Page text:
TAMPA, Fla. — If you're thinking of getting a pet bunny this Easter, local animal experts say you may want to opt for the chocolate kind instead.
Hillsborough County Pet Resource Center, Pasco County Animal Services and The Humane Society of Tampa Bay are teaming up to educate the public about rabbit ownership in an effort to stop the overpopulation issue.
Every year, rabbit sales spike around Easter, but once new owners realize how difficult and expensive proper rabbit care can be, many of those pets end up in animal shelters, the organizations explain.
Unfortunately, many of those pet rabbits are also released into the wild where they are unable to fend for themselves.
The three animal shelters will be holding a news conference on Monday, April 4, to explain the ins and outs of rabbit ownership and discuss ways to adopt instead of shop.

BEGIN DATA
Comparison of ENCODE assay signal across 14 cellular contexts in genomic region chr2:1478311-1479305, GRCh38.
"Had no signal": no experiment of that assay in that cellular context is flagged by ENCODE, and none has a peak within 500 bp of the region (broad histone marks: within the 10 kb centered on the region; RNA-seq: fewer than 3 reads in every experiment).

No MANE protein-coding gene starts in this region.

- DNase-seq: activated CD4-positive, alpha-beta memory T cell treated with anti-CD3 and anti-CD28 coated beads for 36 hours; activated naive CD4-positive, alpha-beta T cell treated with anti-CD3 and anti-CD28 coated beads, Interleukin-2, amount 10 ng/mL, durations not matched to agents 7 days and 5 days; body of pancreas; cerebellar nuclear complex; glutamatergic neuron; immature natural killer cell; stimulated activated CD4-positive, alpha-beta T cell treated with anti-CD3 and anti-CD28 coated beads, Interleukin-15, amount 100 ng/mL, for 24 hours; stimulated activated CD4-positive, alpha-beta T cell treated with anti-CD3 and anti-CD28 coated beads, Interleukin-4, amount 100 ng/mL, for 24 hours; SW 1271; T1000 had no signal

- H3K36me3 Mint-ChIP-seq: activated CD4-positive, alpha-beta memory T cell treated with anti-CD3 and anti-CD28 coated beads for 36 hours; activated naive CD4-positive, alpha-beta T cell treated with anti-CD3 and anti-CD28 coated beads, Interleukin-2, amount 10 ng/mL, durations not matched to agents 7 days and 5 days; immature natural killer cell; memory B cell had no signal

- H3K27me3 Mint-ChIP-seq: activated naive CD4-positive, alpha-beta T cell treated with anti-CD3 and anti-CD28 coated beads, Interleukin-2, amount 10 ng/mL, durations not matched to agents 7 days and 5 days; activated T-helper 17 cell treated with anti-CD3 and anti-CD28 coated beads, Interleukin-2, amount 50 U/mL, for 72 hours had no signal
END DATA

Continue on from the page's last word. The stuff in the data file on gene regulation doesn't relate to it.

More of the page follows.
They also gave a few things to consider before adopting a rabbit:
- They're not cuddly: Rabbits generally don't like to be picked up or cuddled. Improper handling can cause serious injury to the animals.
- They're expensive: Between food, bedding, veterinary care and grooming supplies, rabbits can cost hundreds of dollars a year.
- They can be destructive: Rabbits like to chew on things around the house and if not potty trained, can have accidents.
- They require specialized care: Rabbits need daily exercise, special foods, should be brushed often and should be kept indoors. They also need to be vaccinated and aren't easily litter box trained.
- They can live up to a decade or more: Like other pets, rabbits can have more medical issues as they get older.
- They should be spayed or neutered: Rabbits that aren't spayed or neutered can exhibit anti-social behaviors and contribute to overpopulation.
The local animal shelters say a better option for a child who wants to adopt a rabbit may be to adopt a cat or dog.
You can learn more about rabbit care and overpopulation on the Humane Society website.